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  1. #1
    Join Date
    Apr 2006
    Location
    San Diego
    Posts
    375

    Default Stainless steel sailboat railings

    I've been helping a friend out on his sailboat projects. The most recent aspect has been in fabricating new railings. I basically try to point him in the right direction, purchase tools on his dime, and try to get him to take his time so he doesn't booger up all of his expensive material. He has been learning that when dealing with compound bends and tube notching, small mistakes in calculations equate to large discrepancies in the final product.

    We did the bends (by hand) on my Hossfeld #2, and we coped the joints with a JMR notcher (see post under "tube notchers" in the Motorsports section). He made some templates, we hit most of the marks , and I tacked them together so he could check them back on the boat before final welding.

    All the material is 1.25 x .083 316 stainless steel tubing. It has a very substantial look and he is not concerned about the extra weight compared to the old railings. Gonna look great!

    1) JMR notcher
    2) 1.25 tubing die
    3) tacked up
    4) tacked up

    Thanks for looking.
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  2. #2
    Join Date
    Apr 2008
    Posts
    19

    Default

    Looks nice
    how may hole saws did it take to cope the 8 joints, even on the .065 I have used it trashes the hole saw teeth the cope joints are pretty good but not great. how'ed yours go with the .083 wall ??

    mark

  3. #3
    Join Date
    Apr 2006
    Location
    San Diego
    Posts
    375

    Default don't overheat it

    Quote Originally Posted by pescaloco View Post
    Looks nice
    how may hole saws did it take to cope the 8 joints, even on the .065 I have used it trashes the hole saw teeth the cope joints are pretty good but not great. how'ed yours go with the .083 wall ??

    mark
    One saw.

    Well, technically two. I noticed that the first saw had an unacceptable amount of runout when we spun it before we started. So we picked up another from a different manufacturer. I don't recall the make of either offhand.

    We coped some pretty steep joints, too, but you have to take your time. I let my buddy do the drilling, but kept reminding him to let the material and blade cool. Once it gets too hot, you're "toast", as they say.
    This also goes for drill bits when drilling holes. You can really stretch a bit a long ways when you start with a sharp bit, use some lubrication , and the right RPM. Once a bit goes dull and you start to struggle, go to a new bit or sharpen the old.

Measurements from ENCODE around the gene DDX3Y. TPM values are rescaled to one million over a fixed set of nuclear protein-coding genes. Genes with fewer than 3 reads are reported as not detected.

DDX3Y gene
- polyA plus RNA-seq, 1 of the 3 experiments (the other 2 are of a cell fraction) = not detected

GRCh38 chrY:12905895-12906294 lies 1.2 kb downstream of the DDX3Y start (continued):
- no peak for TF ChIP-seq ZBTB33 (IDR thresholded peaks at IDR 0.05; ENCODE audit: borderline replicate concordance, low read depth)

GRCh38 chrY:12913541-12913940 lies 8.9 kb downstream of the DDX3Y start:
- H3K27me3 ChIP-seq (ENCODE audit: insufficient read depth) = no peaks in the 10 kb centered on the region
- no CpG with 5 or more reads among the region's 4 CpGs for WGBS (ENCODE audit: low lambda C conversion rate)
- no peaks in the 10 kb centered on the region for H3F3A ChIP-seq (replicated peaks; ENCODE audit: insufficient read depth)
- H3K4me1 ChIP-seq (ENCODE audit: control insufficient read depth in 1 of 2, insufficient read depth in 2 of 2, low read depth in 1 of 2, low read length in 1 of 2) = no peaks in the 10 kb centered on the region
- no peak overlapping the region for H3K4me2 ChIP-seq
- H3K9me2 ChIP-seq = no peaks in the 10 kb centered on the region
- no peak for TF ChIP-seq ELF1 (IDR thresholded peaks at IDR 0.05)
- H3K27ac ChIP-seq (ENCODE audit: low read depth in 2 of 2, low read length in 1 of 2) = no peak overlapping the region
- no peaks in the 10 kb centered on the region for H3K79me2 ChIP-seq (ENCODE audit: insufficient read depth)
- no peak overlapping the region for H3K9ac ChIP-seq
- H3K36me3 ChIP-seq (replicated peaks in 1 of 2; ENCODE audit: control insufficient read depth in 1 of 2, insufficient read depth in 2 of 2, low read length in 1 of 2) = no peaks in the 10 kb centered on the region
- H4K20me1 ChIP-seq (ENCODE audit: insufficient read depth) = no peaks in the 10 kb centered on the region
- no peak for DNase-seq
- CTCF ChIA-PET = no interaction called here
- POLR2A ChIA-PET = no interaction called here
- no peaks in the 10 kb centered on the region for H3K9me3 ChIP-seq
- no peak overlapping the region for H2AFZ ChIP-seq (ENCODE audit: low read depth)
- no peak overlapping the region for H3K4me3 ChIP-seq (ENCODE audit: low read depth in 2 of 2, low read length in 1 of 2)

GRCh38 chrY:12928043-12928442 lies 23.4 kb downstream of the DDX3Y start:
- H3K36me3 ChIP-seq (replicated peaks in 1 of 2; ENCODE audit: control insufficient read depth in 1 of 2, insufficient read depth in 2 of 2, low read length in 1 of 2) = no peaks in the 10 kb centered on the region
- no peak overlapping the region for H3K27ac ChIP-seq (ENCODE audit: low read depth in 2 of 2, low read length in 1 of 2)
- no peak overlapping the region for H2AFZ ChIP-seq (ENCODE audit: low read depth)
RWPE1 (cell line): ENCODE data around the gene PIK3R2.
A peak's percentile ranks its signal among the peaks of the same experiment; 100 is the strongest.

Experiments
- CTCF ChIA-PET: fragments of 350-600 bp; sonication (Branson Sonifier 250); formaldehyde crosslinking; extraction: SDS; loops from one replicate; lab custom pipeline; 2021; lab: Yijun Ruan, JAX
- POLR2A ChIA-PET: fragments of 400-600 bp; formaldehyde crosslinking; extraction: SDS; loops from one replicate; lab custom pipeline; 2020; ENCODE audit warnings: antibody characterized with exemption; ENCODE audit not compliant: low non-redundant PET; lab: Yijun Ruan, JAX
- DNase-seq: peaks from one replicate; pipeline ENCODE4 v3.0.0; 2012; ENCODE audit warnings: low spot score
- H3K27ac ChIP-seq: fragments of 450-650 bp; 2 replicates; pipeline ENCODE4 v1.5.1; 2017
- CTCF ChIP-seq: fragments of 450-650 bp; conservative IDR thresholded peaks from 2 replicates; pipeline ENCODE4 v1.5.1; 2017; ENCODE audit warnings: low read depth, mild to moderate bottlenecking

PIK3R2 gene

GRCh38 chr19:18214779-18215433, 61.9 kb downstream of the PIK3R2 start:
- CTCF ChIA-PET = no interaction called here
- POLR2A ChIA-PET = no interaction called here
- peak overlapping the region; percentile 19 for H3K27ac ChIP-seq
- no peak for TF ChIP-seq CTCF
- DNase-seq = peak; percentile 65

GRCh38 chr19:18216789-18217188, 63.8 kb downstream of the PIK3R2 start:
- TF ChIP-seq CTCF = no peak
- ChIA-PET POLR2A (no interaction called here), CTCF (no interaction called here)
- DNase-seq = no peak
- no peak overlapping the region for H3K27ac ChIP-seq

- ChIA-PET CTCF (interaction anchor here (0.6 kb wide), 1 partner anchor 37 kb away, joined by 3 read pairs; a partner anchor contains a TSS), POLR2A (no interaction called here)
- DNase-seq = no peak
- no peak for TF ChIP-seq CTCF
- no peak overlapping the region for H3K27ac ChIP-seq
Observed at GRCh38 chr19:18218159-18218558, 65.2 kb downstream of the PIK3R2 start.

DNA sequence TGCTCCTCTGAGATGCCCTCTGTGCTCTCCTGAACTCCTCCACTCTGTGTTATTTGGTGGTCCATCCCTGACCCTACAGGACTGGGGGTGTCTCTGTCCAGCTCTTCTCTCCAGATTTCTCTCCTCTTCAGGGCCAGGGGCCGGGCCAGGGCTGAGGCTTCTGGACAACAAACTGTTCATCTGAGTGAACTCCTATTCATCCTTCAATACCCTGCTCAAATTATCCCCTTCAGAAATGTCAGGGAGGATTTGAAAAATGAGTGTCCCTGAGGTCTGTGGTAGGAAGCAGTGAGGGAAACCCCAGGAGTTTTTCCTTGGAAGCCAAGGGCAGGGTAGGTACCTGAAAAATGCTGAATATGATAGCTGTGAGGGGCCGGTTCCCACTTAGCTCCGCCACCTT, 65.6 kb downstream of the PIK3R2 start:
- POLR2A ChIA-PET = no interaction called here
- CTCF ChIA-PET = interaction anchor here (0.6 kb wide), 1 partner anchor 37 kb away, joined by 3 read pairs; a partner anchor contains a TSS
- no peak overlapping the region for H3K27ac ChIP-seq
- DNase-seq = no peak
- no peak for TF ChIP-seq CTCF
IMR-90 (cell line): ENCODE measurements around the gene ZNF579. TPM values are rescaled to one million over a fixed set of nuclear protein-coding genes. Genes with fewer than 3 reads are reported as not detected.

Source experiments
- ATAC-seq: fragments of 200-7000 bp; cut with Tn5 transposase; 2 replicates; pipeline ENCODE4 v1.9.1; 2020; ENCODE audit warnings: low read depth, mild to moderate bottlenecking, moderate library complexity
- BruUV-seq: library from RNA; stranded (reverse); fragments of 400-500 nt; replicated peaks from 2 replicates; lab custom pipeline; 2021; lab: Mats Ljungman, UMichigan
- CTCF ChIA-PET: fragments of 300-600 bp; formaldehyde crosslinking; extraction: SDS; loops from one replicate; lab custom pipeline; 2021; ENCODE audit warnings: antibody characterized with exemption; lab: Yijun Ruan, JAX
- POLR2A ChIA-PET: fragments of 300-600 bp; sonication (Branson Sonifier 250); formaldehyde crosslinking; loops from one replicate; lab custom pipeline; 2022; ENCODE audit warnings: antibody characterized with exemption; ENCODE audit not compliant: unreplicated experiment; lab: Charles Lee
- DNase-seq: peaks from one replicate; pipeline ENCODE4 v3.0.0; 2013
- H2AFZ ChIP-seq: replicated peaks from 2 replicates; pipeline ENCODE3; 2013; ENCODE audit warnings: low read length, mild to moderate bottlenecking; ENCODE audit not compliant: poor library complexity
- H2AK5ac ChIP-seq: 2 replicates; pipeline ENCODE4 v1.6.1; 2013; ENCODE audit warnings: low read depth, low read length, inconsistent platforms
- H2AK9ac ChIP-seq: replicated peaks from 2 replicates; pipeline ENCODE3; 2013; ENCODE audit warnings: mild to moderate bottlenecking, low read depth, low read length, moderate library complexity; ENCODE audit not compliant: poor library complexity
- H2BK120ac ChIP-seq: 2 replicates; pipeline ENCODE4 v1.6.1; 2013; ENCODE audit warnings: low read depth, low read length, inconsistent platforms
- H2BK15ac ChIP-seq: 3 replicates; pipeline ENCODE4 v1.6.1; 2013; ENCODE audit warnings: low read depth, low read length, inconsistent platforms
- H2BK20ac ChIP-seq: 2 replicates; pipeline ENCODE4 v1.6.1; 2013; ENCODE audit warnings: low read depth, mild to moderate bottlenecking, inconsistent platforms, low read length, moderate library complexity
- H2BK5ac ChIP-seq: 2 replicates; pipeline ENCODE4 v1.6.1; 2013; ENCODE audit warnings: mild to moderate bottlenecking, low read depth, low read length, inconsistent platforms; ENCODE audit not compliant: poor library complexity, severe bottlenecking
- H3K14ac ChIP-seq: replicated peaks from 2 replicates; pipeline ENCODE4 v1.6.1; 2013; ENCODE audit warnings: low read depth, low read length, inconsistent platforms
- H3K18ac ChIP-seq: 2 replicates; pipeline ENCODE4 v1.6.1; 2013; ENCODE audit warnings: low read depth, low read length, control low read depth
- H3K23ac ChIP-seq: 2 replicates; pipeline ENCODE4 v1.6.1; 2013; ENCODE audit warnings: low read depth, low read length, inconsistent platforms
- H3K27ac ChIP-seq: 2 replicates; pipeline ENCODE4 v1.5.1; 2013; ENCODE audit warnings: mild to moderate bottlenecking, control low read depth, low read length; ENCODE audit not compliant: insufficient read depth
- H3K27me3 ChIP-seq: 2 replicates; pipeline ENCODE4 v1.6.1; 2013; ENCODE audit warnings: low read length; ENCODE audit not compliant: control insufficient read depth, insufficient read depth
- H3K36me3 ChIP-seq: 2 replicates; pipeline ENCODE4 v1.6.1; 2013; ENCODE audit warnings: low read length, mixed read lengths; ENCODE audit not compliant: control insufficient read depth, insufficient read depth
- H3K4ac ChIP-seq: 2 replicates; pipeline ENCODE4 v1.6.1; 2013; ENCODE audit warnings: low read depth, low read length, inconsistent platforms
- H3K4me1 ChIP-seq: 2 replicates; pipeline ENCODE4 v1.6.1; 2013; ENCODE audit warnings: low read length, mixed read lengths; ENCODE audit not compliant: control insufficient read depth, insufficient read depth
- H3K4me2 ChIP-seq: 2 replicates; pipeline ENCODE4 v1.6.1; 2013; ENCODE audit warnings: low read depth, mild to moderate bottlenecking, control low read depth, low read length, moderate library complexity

An old machinist always told me, "Speed + feed." (RPM + feed rate into the material).
    Maxstar 200DX
    Maxstar 300DX
    Dynasty 200DX
    Passport
    Spectrum 701
    LMSW-52 spot welder

  4. #4
    Join Date
    Apr 2008
    Posts
    19

    Default

    Right you are, a friend turned me on to using wax as a cutting lube.
    It seems when feeding in the saw as the teeth start to cut they have a tendancy to chip.

  5. #5
    Join Date
    Apr 2006
    Location
    San Diego
    Posts
    375

    Default

    What kind of hole-saw are you using? Bi-metal, I 'm sure.

    The source where I purchased the notcher from offered these cutters,
    http://www.vansantent.com/hole_saw_cutters_MK.htm
    but I didn't take the bait.
    I'd be interested to hear if anyone on the forum has tried them.

    To be honest, I've had equal results with cheap Chinese drill bits and with expensive USA bits. Both will dull if used improperly... and both sharpen in a pinch. I realize the "good" bits will hold an edge longer overall and have a tighter tolerance, but I'm usually making furniture, not spacecraft.
    Maxstar 200DX
    Maxstar 300DX
    Dynasty 200DX
    Passport
    Spectrum 701
    LMSW-52 spot welder

  6. #6
    Join Date
    Apr 2008
    Posts
    19

    Default

    Been using Milwaukee bi-metal but to be honest my run in speed may be part of the problem. It's been a while since I notched any s/s tube and I don't remember what the exact problem was but the teeth seemed to have a hard time making a clean cut and maybee I tried to go too fast.

    I think 1 inch .065 tubing I have used is just not very forgiving and a hole saw is not a great way to cope joints. With the thin edges, burn through or just keeping a very small and even bead profile is challanging (and it is boat railing so looks are important)

    Again Nice job on your project the 1.25 tube looks much nicer on a boat in my opinion.

    Mark

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